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Running to Stand Still? - Intellectual Property and Value Added in Innovating Firms

Author

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  • Christine Greenhalgh
  • Mark Longland

Abstract

We construct a unique panel dataset to examine how R&D and intellectual property (IP), via patents and trade marks, increase firm productivity. Knowledge has public good characteristics of non-depletability and non-excludability. Even with IP, imitation and inventing around other firm`s products is possible, so we examine the size and duration of benefits to IP protection. If non-depletion is correct, this implies that absolute R&D, or total IP assets are important. We examine this hypothesis against the alternative of depletability, where innovative intensity relative to the size of the firm matters. The results support rapid depletability and poor ability to exclude.

Suggested Citation

  • Christine Greenhalgh & Mark Longland, 2002. "Running to Stand Still? - Intellectual Property and Value Added in Innovating Firms," Economics Series Working Papers 134, University of Oxford, Department of Economics.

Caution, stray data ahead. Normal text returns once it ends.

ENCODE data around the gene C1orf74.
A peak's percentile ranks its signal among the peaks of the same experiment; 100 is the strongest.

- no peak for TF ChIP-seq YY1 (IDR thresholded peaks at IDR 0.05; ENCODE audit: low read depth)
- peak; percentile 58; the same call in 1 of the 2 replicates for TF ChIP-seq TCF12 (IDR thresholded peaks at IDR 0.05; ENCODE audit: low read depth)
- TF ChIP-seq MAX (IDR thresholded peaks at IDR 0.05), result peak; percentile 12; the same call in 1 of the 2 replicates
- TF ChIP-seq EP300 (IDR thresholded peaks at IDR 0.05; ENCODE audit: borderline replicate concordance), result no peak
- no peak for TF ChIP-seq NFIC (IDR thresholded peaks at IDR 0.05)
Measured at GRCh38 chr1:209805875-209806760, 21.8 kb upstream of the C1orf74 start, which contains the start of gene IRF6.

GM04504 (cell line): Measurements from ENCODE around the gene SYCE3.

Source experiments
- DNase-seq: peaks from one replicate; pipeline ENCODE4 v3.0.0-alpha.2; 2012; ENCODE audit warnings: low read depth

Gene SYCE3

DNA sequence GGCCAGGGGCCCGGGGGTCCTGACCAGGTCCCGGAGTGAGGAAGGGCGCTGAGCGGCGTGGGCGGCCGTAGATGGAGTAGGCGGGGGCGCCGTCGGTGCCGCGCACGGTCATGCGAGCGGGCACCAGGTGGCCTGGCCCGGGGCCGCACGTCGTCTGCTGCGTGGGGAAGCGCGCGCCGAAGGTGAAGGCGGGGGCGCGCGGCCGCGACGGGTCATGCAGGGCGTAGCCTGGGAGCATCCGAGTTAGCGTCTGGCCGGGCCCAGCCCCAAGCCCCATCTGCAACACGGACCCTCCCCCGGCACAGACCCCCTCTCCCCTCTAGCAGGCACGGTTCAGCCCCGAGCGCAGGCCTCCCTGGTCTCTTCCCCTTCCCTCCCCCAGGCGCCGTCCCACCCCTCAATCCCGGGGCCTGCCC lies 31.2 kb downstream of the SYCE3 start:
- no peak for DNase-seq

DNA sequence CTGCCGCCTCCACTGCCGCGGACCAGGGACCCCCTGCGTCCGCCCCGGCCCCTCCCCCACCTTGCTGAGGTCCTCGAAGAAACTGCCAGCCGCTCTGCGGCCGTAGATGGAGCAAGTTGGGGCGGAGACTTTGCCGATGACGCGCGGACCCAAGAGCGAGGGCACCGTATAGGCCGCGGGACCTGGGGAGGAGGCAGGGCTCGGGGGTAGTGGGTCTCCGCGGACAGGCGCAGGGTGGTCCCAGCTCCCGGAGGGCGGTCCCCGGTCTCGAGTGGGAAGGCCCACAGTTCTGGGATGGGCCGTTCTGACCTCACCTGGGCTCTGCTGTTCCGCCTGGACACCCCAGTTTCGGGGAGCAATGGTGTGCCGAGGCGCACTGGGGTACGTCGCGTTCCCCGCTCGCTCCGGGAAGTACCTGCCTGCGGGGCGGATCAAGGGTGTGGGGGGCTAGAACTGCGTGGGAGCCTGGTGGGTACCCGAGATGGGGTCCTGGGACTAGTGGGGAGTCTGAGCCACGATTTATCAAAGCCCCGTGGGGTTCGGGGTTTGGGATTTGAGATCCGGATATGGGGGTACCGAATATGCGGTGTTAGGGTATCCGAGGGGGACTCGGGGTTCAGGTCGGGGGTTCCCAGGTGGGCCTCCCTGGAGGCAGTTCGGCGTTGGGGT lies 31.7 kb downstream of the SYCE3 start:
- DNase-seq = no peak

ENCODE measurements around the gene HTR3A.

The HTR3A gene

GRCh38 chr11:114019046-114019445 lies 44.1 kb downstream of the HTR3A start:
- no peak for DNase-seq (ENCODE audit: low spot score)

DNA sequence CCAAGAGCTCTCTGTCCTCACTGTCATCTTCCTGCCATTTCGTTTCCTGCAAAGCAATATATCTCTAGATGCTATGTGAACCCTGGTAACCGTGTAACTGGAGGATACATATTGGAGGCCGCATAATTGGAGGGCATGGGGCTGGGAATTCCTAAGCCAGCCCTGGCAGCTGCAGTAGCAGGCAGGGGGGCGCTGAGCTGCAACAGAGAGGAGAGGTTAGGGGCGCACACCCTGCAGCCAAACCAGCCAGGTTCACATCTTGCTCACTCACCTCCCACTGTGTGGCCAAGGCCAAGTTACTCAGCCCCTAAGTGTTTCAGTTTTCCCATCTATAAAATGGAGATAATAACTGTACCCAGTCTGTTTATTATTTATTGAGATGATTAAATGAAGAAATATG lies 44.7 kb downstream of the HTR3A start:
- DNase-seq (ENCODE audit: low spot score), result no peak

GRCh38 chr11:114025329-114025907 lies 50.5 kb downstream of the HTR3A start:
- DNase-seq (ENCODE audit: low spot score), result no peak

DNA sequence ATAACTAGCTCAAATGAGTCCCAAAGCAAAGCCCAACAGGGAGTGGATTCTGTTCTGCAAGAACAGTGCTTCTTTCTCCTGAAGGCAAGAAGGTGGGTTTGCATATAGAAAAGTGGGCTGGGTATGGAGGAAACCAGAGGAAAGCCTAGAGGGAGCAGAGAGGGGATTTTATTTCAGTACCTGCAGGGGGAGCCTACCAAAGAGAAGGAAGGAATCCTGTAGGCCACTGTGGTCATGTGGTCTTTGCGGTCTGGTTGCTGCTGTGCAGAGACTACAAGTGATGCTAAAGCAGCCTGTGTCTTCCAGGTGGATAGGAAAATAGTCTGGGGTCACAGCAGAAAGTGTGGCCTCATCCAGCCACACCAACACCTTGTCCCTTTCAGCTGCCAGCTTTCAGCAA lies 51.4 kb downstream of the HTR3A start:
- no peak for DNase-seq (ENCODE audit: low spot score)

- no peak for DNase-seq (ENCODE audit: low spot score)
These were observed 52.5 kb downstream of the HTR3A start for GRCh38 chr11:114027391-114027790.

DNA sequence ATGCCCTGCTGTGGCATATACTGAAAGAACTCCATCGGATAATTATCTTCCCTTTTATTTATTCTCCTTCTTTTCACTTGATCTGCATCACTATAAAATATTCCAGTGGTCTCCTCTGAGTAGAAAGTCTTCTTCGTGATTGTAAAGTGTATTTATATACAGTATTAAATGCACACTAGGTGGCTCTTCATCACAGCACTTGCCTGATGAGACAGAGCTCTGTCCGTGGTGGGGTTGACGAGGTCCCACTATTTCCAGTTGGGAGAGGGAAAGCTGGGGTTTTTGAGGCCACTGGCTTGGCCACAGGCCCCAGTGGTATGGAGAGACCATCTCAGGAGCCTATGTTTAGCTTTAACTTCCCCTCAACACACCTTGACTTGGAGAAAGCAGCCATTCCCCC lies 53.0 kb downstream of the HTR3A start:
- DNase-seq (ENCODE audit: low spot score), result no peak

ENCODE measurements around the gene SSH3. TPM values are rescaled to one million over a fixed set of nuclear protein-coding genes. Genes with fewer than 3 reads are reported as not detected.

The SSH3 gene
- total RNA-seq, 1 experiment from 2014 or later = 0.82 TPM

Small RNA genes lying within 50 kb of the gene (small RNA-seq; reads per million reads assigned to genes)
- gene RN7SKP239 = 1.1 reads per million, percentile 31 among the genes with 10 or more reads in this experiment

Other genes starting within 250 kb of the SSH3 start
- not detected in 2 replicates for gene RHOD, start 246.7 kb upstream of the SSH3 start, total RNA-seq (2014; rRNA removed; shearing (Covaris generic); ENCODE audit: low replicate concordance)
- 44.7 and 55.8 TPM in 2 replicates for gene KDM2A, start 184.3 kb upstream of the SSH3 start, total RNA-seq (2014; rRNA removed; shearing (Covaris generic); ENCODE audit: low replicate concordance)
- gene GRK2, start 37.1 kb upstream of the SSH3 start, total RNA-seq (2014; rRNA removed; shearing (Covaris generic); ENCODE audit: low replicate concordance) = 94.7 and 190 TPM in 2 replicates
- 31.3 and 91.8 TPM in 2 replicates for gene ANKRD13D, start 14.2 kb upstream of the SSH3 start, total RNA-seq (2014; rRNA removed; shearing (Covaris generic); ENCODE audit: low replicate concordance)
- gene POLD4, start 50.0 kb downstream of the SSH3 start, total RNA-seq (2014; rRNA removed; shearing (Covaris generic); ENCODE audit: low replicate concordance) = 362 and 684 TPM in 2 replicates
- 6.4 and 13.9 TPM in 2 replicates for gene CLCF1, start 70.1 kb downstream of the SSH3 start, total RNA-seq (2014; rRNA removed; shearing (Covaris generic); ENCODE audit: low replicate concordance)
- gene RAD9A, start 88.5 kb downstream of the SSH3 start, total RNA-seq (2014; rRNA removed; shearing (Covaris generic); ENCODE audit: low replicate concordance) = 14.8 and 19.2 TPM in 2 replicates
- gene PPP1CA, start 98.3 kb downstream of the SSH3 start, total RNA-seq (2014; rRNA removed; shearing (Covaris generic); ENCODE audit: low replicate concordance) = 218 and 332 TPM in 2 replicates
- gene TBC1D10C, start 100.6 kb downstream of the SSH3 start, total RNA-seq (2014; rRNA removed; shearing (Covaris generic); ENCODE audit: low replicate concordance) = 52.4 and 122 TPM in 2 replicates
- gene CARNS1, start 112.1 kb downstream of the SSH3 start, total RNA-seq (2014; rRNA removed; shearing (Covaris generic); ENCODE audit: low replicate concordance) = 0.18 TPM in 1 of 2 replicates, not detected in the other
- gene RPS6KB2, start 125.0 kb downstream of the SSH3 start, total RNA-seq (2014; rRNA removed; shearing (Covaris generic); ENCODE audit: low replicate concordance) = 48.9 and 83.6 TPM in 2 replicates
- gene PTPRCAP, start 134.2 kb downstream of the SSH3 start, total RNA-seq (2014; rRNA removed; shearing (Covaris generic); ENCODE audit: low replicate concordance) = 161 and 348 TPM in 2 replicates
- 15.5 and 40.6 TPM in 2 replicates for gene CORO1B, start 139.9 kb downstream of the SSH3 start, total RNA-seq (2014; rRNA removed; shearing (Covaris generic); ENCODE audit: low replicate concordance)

• Handle: RePEc:oxf:wpaper:134
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    File URL: http://www.economics.ox.ac.uk/materials/working_papers/paper134.pdf
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    References listed on IDEAS

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    1. Romer, Paul M, 1986. "Increasing Returns and Long-run Growth," Journal of Political Economy, University of Chicago Press, vol. 94(5), pages 1002-1037, October.
    2. Van Reenen, John, 1997. "Employment and Technological Innovation: Evidence from U.K. Manufacturing Firms," Journal of Labor Economics, University of Chicago Press, vol. 15(2), pages 255-284, April.
    3. Rachel Griffith & Stephen Redding & John Van Reenen, 2004. "Mapping the Two Faces of R&D: Productivity Growth in a Panel of OECD Industries," The Review of Economics and Statistics, MIT Press, vol. 86(4), pages 883-895, November.
    4. Hall, B.H., 1999. "Innovation and Market Value," Economics Papers 1999-w3, Economics Group, Nuffield College, University of Oxford.
    5. Kenneth Arrow, 1962. "Economic Welfare and the Allocation of Resources for Invention," NBER Chapters,in: The Rate and Direction of Inventive Activity: Economic and Social Factors, pages 609-626 National Bureau of Economic Research, Inc.
    6. Rachel Griffith & Stephen Redding & John Van Reenen, 2001. "Measuring the cost-effectiveness of an R&D tax credit for the UK," Fiscal Studies, Institute for Fiscal Studies, vol. 22(3), pages 375-399, September.
    7. Greenhalgh, C & Longland, M & Bosworth, D, 2001. "Technological Activity and Employment in a Panel of UK Firms," Scottish Journal of Political Economy, Scottish Economic Society, vol. 48(3), pages 260-282, August.
    8. Greenhalgh, Christine & Longland, Mark, 2001. " Intellectual Property in UK Firms: Creating Intangible Assets and Distributing the Benefits via Wages and Jobs," Oxford Bulletin of Economics and Statistics, Department of Economics, University of Oxford, vol. 63(0), pages 671-696, Special I.